One of the key roles of a conference moderator is making sure that everything goes smoothly. Whatever happens, the show must go on, and the only person who can ensure this is the moderator who has the microphone.

Nothing as dramatic has happened to me as the famous incident back in the 1980’s when BBC newsreader Sue Lawley carried on reading the news when activists stormed the studio – one handcuffing herself to a camera and the other crouching below the newsreader’s desk!

However, here are a few conference shockers that I had to deal with and ensure the show went on…

The rollercoaster of technical chaos: At one event, we were eagerly awaiting the keynote speaker’s wisdom, only to be met with the dreaded “failed to connect” message not once, not twice, but three times on day one. The organisers refused to ask her to pre-record her remarks for day two and, predictably, day two didn’t fare any better! Again, we twice tried to connect, but our speaker remained elusive, leaving us hanging without a single word of her anticipated keynote.

But wait, there’s more! As we attempted to patch in speakers from every corner of the globe, it seemed like the universe conspired against us. Five consecutive no-shows! It was like a virtual game of hide-and-seek, and we were losing spectacularly.

Thankfully, amidst the chaos, the Secretary-General saved the day in the studio. With the lines in limbo, I seized the opportunity to pepper him with questions, keeping the show afloat amidst the technical tempest. Lesson learned: Always have a trusty sidekick in the studio, or risk being left high and dry, counting down the minutes— a lifeline we gratefully clung to later that day.

Although not before a high-level speaker who was moderating a panel failed to get her microphone working and with a few minutes notice, I had to moderate a discussion I knew little about while she apparently looked on highly frustrated.

Comedy of errors: A client decided to skimp on tech support, only allocating a measly half-hour for a two-day extravaganza. Cue chaos. As fate would have it, I found myself in a heated exchange with an online speaker who seemed convinced I was playing a game of mute-and-seek. “Unmute yourself!” she demanded, blissfully unaware that I was at the mercy of Zoom’s audio settings. The back-and-forth, or should I say, the dialogue of the deaf, dragged on endlessly, with no technician in sight to untangle the mess.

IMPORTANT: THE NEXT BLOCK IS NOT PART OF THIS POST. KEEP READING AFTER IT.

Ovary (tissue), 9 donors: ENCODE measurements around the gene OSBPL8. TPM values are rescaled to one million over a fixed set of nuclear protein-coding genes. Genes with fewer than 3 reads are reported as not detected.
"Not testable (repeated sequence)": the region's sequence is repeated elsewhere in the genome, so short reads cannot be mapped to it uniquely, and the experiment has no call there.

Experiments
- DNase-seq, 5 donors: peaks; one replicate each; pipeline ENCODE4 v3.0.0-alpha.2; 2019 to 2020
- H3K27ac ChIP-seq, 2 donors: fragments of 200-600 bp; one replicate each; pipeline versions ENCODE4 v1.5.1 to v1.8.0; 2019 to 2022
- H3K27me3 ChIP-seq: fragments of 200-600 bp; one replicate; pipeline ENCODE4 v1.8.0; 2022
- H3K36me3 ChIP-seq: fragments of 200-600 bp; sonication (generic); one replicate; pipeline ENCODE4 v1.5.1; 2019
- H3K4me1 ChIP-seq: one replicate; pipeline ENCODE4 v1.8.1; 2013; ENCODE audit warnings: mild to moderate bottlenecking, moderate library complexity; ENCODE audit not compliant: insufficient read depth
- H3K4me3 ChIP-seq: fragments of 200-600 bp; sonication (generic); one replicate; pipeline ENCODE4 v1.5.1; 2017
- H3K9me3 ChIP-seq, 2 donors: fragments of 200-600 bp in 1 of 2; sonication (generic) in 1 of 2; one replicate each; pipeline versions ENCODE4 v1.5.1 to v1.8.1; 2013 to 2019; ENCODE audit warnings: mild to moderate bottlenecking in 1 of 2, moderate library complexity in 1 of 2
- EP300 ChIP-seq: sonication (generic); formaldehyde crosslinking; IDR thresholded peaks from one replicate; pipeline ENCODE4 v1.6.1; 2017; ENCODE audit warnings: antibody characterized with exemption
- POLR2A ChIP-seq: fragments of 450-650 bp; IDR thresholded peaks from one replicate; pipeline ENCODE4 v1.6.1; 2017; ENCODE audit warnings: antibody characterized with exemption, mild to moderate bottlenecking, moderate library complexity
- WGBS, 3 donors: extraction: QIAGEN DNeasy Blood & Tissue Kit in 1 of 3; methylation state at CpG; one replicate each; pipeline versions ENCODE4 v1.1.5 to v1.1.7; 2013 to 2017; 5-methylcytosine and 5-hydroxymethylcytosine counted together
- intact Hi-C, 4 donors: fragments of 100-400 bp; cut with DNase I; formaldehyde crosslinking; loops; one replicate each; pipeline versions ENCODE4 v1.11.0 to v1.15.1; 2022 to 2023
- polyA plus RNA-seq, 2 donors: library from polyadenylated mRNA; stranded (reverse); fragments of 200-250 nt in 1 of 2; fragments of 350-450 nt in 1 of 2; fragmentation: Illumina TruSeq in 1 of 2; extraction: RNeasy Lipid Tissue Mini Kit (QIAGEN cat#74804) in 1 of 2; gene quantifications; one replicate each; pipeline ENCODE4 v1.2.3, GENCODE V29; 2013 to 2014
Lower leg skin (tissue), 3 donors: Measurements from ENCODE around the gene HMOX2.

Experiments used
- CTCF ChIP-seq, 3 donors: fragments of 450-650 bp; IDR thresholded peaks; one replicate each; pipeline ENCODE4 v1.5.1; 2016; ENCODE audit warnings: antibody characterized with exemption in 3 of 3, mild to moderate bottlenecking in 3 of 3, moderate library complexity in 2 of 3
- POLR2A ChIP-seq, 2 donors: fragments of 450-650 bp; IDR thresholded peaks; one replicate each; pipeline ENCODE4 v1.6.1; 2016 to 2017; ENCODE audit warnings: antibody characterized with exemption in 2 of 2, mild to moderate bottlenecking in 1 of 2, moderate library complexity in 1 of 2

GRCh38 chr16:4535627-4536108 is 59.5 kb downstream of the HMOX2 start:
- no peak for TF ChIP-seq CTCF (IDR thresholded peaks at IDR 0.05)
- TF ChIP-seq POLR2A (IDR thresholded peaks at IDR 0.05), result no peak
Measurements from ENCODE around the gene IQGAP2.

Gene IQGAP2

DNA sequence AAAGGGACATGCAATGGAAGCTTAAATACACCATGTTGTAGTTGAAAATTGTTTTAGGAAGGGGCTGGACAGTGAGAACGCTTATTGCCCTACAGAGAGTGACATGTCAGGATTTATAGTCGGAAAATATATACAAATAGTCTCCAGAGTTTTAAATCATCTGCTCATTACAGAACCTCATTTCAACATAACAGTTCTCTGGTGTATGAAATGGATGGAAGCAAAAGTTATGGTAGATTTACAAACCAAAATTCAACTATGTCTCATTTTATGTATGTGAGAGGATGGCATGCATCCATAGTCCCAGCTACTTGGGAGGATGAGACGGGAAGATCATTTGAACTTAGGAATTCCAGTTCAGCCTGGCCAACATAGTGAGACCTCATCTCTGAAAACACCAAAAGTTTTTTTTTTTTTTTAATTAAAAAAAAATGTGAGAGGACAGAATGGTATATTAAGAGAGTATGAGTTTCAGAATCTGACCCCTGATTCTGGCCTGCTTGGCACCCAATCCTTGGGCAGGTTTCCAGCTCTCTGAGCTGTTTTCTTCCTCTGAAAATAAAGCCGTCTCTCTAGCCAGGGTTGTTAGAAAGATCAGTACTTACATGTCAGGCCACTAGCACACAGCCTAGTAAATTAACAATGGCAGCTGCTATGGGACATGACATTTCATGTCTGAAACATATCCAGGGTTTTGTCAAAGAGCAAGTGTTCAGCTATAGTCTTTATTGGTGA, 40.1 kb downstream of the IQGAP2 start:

Lesson learned: When it comes to technical support, you can’t afford to skimp. Ideally, the moderator should be equipped with an earpiece, ready to receive guidance from the producer or director lurking behind the scenes. But when that fails, it’s time to whip out plan B: enter the WhatsApp group, a lifeline of communication when all else goes haywire.

Shocking panelists

Professional moderators know how to keep calm and carry on during the event. Unfortunately, though we have little influence over who is on stage with us.

Here are my top three shockers:

1) 10 people on a panel about putting beneficiaries at the heart of humanitarian response with only one beneficiary on the panel.
2) 8 male ambassadors – a manel – in which the organisers insisted I scripted the questions. Not one I have on my showreel.
3) 3 heads of international organisations talking about high-level humanitarian policy with 1 woman from a small local foundation, who had nothing to contribute apart from saying that she was listening and learning. She had been invited by the organisers who wanted to have a partnership with her foundation.

You will notice I published this blog on the 1 April – so how many of these do you think were April Fools?!